Heir Of Ecliptical Romanticism has an interesting structure, opening with the two lengthiest, most labyrinthine pieces before whipping out more straight-forward blaring assaults like the ferocious but haunting ‘Chalice Of Oniric Perversions’, and ending with a trip into more ethereal territory for the wistful, star-gazing pulse of the dramatic title track. The record closes on a bizarrely effective cover of Dead Can Dance’s ‘In The Wake Of Adversity’, transforming the song into a buzzing black metal workout whilst retaining its magical, melancholy feel, with those cold, stabbing synths re-imagined as spiralling lead guitar passages.

This album structure works perfectly however, creating a sumptuously dark listening experience that just seems to suck you in further and further, knowing just when to disorient you with sheets of ice cold ambience and exactly when to smack you about the face with a big brash head-nodder of a riff for maximum impact. I was fairly confident Paysage d’Hiver’s sprawling Im Wald was going to be this year’s most essential black metal record, but this is honestly giving it a run for its money.

Infera Bruo - Rites Of The Nameless

This latest offering from Infera Bruo is well worth checking out too. The Boston black metal quartet just seem to get better and better, and Rites Of The Nameless is perhaps the tightest, most potent distillation of their sound to date. Tracks like ‘The Breath Of Chaos’ and the Dissection-esque ‘Mining Shadows For Unlight’ are scathing, caustic blasts of bitterly cold black metal, but the likes of ‘Latent For Arcane’ and the subtle, ominous ‘Cimmerian Shade’ allow for more melancholic, almost meditative passages with distant, forlorn clean vocals. The overall effect is similar to a more depressed sounding version of mid-period Enslaved. Infera Bruo are a lot more aggressive and pointed than your average DSBM band, but there’s still a convincingly despondent atmosphere pervading Rites Of The Nameless, a gnawing cloud of unease that adds an additional weight to these songs. At just under 40 minutes, it’s a very streamlined record too, conjuring a genuinely bleak atmosphere but never losing its razor sharp focus.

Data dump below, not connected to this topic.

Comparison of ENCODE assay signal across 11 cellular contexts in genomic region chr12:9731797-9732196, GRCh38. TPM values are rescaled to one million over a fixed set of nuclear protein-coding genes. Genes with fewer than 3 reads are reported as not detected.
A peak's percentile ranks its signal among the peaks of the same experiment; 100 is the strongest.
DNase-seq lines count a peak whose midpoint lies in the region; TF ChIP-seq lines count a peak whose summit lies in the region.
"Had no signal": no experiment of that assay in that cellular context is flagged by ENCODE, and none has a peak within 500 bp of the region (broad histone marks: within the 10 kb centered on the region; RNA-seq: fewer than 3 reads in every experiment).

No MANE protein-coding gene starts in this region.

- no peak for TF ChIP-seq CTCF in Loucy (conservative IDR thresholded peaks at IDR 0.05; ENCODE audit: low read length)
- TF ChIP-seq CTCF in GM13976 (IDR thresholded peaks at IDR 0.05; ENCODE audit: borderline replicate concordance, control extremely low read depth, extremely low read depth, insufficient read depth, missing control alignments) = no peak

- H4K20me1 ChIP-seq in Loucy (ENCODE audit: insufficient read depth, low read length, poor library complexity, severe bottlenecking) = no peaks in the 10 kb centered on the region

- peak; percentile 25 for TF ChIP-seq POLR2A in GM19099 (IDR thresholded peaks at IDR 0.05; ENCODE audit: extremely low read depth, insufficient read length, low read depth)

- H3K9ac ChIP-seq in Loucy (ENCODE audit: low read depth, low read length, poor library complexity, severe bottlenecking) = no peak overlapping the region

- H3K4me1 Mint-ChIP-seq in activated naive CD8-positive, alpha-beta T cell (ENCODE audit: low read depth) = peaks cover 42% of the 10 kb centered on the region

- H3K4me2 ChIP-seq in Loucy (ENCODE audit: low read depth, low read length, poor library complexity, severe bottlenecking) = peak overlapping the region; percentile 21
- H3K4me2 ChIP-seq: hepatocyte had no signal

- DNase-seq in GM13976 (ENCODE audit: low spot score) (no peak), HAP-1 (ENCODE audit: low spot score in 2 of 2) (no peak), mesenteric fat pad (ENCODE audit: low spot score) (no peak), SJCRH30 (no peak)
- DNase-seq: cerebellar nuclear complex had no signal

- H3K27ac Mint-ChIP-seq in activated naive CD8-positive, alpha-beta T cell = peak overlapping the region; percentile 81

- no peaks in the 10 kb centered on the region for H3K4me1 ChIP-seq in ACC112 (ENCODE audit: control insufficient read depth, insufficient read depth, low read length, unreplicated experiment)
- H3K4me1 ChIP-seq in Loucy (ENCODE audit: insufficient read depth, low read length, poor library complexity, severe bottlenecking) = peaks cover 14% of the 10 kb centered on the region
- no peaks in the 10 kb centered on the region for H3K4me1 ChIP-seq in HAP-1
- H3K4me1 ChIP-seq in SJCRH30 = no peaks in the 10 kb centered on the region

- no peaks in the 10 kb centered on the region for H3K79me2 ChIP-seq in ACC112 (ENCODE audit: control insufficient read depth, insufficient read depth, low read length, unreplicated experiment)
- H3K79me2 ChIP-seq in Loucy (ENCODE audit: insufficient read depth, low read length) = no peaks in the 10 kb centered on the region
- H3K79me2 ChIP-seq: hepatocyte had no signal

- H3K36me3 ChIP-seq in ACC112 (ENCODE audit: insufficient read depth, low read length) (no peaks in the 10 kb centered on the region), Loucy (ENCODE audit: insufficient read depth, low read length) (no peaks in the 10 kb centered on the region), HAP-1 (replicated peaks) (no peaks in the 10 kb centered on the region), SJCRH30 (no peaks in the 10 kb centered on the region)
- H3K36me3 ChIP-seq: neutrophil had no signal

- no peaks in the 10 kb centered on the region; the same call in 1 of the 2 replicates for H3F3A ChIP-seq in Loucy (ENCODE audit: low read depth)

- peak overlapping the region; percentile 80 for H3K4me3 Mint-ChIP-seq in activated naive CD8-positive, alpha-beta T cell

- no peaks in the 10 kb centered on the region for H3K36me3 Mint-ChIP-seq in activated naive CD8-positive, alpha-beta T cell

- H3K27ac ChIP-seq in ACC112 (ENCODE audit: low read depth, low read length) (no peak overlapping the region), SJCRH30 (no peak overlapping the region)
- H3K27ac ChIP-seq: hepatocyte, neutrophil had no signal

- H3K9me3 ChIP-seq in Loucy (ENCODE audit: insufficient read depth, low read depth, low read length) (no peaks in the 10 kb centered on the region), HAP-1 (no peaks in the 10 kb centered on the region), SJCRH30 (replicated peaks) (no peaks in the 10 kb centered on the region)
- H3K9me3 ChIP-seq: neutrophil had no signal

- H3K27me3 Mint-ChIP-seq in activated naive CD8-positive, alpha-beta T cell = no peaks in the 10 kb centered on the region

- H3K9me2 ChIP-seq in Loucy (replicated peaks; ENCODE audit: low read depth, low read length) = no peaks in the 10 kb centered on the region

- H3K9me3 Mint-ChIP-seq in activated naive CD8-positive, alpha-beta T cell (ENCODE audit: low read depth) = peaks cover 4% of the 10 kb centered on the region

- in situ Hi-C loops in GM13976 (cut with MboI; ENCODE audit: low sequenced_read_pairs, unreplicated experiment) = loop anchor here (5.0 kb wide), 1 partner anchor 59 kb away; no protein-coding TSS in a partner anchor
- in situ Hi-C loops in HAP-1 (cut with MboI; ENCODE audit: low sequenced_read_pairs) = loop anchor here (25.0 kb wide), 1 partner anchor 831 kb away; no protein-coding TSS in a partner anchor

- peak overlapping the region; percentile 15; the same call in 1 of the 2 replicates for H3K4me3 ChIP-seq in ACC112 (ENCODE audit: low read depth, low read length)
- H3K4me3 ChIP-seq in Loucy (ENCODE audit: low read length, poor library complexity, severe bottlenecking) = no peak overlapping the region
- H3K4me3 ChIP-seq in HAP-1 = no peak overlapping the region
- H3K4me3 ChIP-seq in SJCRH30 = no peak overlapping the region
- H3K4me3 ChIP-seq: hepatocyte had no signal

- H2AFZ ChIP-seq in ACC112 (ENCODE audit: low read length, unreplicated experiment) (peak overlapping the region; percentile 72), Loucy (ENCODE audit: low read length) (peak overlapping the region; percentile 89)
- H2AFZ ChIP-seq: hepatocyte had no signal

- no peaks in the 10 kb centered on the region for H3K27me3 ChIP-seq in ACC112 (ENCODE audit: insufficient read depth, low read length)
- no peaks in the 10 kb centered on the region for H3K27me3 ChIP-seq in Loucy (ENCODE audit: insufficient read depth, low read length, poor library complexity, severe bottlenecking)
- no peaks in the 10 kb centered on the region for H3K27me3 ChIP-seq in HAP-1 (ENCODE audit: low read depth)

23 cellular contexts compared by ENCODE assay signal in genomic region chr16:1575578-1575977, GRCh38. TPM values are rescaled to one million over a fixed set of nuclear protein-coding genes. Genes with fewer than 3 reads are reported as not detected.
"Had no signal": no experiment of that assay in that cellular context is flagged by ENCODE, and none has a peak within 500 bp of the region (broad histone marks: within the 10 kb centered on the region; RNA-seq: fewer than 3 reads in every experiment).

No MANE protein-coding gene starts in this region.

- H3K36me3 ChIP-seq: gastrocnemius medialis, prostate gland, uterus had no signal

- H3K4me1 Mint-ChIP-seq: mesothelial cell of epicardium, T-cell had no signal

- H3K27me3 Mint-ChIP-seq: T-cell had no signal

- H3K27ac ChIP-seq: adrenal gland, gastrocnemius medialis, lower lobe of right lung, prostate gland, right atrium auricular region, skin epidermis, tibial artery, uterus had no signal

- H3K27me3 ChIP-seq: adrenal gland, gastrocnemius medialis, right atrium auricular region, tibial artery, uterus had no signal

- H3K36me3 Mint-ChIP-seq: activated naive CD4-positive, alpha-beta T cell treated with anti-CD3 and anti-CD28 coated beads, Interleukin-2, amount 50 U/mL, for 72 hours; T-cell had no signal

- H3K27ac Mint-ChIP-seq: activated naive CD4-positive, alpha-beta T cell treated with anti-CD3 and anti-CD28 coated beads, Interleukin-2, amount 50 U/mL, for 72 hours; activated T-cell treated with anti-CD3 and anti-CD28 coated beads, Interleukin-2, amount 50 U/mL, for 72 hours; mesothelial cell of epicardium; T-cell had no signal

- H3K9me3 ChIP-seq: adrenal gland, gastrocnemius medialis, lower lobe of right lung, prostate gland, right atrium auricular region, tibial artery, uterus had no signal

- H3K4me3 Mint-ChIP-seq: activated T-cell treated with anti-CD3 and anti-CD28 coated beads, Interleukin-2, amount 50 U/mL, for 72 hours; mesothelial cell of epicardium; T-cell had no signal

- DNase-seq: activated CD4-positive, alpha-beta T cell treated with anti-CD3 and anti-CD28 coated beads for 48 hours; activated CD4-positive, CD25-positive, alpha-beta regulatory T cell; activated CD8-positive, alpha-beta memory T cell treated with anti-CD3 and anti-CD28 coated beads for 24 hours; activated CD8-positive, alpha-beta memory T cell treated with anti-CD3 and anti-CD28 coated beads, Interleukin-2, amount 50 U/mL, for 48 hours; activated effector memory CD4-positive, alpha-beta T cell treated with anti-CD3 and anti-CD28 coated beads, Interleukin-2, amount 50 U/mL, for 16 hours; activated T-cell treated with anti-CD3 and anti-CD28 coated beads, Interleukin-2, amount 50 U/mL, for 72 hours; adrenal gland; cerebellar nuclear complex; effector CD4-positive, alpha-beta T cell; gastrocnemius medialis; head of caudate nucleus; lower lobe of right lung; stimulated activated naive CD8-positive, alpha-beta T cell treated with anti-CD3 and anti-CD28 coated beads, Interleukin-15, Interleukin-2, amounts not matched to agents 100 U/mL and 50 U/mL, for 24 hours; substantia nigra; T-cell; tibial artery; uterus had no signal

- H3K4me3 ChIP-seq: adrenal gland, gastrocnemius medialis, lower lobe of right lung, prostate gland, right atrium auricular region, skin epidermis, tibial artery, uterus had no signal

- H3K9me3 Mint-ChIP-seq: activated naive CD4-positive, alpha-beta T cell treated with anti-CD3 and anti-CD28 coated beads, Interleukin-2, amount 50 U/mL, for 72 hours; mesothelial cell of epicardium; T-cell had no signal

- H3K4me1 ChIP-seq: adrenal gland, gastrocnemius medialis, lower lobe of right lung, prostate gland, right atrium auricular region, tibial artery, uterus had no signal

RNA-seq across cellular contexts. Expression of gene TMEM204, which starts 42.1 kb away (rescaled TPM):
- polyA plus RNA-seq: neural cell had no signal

Undeath - Lesions Of A Different Kind
(Prosthetic / Maggot Stomp)

After emerging with a demo tape just early last year, you could tell these Rochester fiends were one of those bands with a classic record in them just itching to get out – and Lesions Of A Different Kind is just that, a gristly slab of dank old school death metal armed with both an irresistibly barbaric, knuckle-dragging charm and enough nuanced, imaginative compositional skills to stand out as more than just another “blastbeats and caveman riffs” band. A lot of these songs are deceptively simple sounding, primitive enough to directly engage the reptilian part of your brain but also intelligently written and hiding all sorts of twists and turns beneath their sickly morass.

The frequent tempo shifts in opener ‘Suitably Hacked To Gore’ are a good example; not abrupt or jarring enough to shift into tech-death territory or stunt your head-banging enjoyment, but seem more complex the more you focus in on them, giving the song a bristlingly frenetic feel throughout. ‘Entranced By The Pendulum’ has an uneasy but immensely powerful swing to it, with the quartet sounding tighter than the Tories’ school meals budget as they traverse through the song’s warped, undulating structure. The priority throughout Lesions, however, is firmly on the riffs, and they sure do have a lot of them. After a blistering roto-tom fill that is impossible not to air-drum along to (believe me, I’ve tried several times), the title track is just an absolute riff feast, dropping gruesome yet catchy tremolo grooves left, right and centre. If you’re a sucker for the guttural pummel of contemporary acts like Undergang, Phrenelith and Tomb Mold, you’ll have a whale of a time with this one.

Cryptae - Nightmare Traversal
(Sentient Ruin Laboratories)